Threat actors interested in insider trading often seek access to confidential information pertaining to, for example, market insights, M&A activity, product launches, or corporate restructuring. In addition to leveraging this information to engage in insider trading schemes directly, some insiders may simply opt to sell it on the Deep and Dark Web to others interested in such schemes.
Analysts monitoring a Dark Web marketplace recently observed a threat actor seeking “financial industry staff” to supply “non-public investment information” in support of insider trading.
Shortly thereafter, the actor’s request elicited an affirmative response from an individual who claimed to be employed by a U.S. investment bank. Extensive analysis of the suspected insider confirmed the validity of their claims and subsequently identified both the investment bank and the individual in question. This intelligence enabled the bank to safeguard their corporate data and remove the employee.
What can be done to stop insider threats?
As highlighted above, an extensive understanding of the Dark and Deep web is a key tool in the armoury against insider threats. The Deep and Dark web provides a marketplace – even after the closure of notorious sites such as AlphaBay and Hansa – for the monetisation of crimes that constitute insider threats. Many security teams, focused and relentlessly pressured by having to deal with external threats, may lack the time and/or expertise to effectively plan for, detect and stop insider threats. This is why expertise and additional support is so vital in this area.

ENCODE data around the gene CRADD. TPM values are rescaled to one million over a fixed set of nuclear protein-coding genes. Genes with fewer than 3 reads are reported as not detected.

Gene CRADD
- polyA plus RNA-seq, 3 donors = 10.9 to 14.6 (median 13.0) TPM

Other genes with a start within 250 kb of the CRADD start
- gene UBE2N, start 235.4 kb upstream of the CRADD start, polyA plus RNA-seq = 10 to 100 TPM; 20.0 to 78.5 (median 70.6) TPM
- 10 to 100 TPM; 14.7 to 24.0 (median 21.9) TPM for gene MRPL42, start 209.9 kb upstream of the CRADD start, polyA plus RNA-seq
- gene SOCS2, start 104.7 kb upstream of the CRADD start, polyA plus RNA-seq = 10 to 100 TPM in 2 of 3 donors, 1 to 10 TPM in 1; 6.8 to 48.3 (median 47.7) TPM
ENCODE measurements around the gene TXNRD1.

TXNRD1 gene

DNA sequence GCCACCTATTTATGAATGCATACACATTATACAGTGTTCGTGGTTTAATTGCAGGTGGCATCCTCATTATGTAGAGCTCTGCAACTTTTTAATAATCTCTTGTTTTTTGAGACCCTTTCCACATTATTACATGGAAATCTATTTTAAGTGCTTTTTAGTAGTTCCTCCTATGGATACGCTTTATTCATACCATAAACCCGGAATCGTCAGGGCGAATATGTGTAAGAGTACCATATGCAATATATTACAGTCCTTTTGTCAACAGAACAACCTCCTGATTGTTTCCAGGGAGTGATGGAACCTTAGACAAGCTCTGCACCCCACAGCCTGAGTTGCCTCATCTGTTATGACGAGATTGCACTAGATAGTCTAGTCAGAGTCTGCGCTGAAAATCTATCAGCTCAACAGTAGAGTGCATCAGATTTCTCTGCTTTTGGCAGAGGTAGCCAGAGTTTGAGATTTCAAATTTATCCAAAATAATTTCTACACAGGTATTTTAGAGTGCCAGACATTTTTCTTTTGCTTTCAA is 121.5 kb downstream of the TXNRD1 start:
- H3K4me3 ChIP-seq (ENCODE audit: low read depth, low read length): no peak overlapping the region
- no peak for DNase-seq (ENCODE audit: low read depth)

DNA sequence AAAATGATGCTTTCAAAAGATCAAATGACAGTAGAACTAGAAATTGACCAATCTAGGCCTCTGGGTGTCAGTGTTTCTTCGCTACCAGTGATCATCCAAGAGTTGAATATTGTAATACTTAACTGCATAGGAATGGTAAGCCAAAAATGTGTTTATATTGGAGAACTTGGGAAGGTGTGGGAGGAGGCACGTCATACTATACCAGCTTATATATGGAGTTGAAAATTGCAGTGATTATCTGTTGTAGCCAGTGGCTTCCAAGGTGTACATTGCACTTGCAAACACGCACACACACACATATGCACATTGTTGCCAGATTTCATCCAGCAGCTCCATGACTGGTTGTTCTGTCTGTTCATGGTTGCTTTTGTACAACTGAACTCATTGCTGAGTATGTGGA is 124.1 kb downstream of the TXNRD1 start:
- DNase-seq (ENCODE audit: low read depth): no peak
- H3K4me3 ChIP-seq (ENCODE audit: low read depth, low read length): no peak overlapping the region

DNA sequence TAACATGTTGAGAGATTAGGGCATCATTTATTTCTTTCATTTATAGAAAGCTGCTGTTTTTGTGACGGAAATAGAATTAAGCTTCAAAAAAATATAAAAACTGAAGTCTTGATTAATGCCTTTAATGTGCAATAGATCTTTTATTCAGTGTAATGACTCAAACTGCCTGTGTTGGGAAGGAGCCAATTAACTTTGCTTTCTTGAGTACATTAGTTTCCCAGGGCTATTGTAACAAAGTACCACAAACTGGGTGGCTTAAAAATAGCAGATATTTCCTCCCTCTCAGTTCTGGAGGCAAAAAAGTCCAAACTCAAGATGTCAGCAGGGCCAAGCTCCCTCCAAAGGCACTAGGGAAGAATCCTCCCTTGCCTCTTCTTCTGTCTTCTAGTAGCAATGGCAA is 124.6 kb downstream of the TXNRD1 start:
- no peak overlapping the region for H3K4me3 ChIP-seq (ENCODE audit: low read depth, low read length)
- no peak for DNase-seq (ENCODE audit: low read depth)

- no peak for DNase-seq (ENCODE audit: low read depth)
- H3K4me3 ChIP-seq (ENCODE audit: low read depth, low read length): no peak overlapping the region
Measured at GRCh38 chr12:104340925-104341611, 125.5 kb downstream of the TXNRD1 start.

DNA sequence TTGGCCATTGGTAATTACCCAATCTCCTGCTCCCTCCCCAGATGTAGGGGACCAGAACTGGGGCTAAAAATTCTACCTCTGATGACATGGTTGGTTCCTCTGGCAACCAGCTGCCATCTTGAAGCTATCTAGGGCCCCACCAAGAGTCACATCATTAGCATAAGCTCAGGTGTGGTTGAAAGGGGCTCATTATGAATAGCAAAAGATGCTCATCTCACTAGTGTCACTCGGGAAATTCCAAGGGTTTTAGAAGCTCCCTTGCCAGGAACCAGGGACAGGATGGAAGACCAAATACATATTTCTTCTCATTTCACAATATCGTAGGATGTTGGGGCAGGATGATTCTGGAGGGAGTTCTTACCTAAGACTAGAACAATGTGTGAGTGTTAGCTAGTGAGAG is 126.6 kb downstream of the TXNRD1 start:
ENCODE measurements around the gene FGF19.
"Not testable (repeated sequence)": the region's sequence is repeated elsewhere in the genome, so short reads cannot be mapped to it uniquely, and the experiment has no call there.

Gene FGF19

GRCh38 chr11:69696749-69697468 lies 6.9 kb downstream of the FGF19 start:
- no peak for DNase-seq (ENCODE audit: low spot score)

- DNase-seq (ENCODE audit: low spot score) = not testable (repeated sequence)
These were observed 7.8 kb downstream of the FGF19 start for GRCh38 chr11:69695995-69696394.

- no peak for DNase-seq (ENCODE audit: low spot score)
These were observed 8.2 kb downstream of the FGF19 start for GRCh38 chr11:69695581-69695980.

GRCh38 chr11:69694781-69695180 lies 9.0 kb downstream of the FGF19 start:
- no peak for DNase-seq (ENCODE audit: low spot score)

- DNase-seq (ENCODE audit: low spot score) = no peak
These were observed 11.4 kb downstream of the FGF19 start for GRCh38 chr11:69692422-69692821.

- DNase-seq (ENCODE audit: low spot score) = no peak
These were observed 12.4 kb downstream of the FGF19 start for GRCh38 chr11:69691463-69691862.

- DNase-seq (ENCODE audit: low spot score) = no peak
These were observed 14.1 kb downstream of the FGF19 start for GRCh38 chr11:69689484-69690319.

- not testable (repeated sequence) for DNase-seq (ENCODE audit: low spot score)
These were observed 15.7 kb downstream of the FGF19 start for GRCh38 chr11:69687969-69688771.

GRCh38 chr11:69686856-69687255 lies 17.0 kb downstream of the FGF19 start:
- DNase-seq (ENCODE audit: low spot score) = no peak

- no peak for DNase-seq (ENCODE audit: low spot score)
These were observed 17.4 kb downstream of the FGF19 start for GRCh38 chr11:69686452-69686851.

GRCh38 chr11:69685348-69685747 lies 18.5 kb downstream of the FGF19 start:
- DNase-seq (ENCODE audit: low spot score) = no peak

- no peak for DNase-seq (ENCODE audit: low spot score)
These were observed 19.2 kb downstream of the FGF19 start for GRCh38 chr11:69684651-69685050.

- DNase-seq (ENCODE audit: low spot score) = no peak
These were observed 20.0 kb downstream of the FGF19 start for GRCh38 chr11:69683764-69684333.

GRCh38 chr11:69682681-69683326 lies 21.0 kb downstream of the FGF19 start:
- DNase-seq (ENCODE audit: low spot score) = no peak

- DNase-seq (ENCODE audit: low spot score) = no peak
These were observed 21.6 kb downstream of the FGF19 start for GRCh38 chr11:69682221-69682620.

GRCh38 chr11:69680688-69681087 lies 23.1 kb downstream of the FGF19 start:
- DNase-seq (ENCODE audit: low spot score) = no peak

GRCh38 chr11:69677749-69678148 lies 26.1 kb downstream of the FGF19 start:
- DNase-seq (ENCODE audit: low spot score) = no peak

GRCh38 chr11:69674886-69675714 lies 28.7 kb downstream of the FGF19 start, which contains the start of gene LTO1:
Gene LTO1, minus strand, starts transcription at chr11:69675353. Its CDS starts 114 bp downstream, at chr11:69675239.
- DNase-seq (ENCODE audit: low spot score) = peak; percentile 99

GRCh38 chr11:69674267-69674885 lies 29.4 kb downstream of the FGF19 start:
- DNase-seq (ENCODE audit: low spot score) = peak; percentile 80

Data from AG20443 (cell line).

Recognising that insider threats do exist and need planning for is the first step to protecting the organisation. The next step is to think, can it be handled internally or does additional support and expertise need to be brought in? Processes starting all the way from recruitment through to the end of an employee’s time at a company need to be in place.
As the threat from employee verification highlights, not everyone will be who they say they are. There will always be the possibility of someone applying for a role simply to access valuable data. Locking down and effectively monitoring systems when an employee leaves a company is equally important, as this period is a prime time for the theft of data, especially if the employee is leaving in acrimonious circumstances or for a role at a competitor.
The theft of IP, access to other valuable data and the potential to benefit from privileged information financially are all drivers for insider threats. Other drivers may be political or personal. This is why it is vital to evaluate insider threats as part of a strategic cyber defence plan. Knowledge and visibility will give defenders the upper hand against the attackers, which is as vital if you are tackling DDoS and ransomware as it is insider threats. All have the potential to cause substantial damage.
Josh Lefkowitz, CEO at Flashpoint